domingo, 24 de abril de 2011

Monster Mike Welch - Cryin' Hey!


MONSTER MIKE WELCH
CRYIN' HEY!







Mike Welch is a Boston-area blues guitarist, vocalist, and songwriter who has released several albums on the Rounder Tone-Cool subsidiary. The fact that he's so good and so young is part of the reason why they called him "Monster." Welch got this name from actor/comedian/Blues Brother Dan Aykroyd, although the moniker was dropped following his second album.
Welch's releases for Tone-Cool, which essentially launched his career as an international touring act, include a 1996 release, These Blues Are Mine, and his 1997 album Axe to Grind.
He began his blues education with his father's record collection, and he picked up the guitar at age eight and tried to emulate the sounds he heard from recordings by Magic Sam, Earl Hooker and B.B. King. Welch also studied the rock & roll and blues-rock records of the Beatles and the Rolling Stones, but after hearing more of Albert King and other blues guitarists, he found his calling in life.
When he was 11, his parents began driving him to blues jams around Boston. In the clubs, Welch learned from some of the greats of that scene, including Ronnie Earl and Luther "Guitar Jr." Johnson. Welch was invited to play at the opening of the first House of Blues club in Cambridge, Mass. in 1992. After co-owner Aykroyd heard him, his nickname changed from "Little Mikey" to "Monster Mike."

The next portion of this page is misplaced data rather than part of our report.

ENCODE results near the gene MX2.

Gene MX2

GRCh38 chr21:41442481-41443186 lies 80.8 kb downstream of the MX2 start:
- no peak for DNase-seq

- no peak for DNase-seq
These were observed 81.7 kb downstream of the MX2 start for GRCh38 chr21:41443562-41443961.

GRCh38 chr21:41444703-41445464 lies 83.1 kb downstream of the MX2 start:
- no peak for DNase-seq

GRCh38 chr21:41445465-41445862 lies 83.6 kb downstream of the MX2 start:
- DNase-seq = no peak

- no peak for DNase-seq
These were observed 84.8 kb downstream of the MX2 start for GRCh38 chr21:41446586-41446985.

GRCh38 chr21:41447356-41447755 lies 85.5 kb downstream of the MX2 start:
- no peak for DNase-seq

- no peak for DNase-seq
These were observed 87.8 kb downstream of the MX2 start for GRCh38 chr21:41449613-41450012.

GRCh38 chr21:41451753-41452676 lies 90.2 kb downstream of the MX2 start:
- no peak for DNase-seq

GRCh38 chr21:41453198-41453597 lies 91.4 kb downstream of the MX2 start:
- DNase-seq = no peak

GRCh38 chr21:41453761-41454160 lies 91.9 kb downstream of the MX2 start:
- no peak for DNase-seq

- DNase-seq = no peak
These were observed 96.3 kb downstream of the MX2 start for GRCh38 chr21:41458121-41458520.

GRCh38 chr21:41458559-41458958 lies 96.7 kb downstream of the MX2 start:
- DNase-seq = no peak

A few months later, Welch began working with George Lewis, who ran the blues jams at House of Blues, to put together the Monster Mike Welch Band. Welch is accompanied on his records by Lewis on guitar, Jon Ross on bass and Warren Grant on drums. Welch's biting, stinging Albert King-style guitar playing has better-than-average backing from these three on his Tone-Cool releases.
The crop of original songs he wrote on his first two albums for Tone-Cool demonstrate his prowess as a crafty blues songwriter. Whether he decides to go on to college or not, Welch has a bright future. All indications are that Welch, who got a flood of publicity because of his age, and was even quoted in People magazine -- "being an adolescent is more than enough blues for anyone to handle" -- should go on to a lengthy and varied career as a bluesman. He returned in 1998 with Catch Me.
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Featuring an all-star cast including Nick Moss (Nick Moss and the Flip Tops, The Legendary Blues Band, Jimmy Rogers) on second guitar, Anthony Geraci (Ronnie Earl, Sugar Ray and the Bluetones) on piano, Michael “Mudcat” Ward (Hubert Sumlin, Sugar Ray and the Bluetones, Big Walter Horton) on upright and electric bass, and Warren Grant (The Monster Mike Welch Band, The Lydia Warren Band) on drums, Cryin’ Hey! represents the finest singing, playing and songwriting of Monster Mike Welch’s career.


Monster Mike Welch Talks About His New CD

Cryin’ Hey! Monster Mike Welch Plays The Blues
Cryin’ Hey! is the CD I’ve wanted to make since I was thirteen years old. I’ve made a lot of different kinds of CDs in my short career, but I’ve never had a chance to make a record like this. When Philippe Langlois at DixieFrog approached me with the idea of a straight blues record in 2004, I felt like I had been offered a chance to come home, and I immediately started writing material and assembling my dream blues band.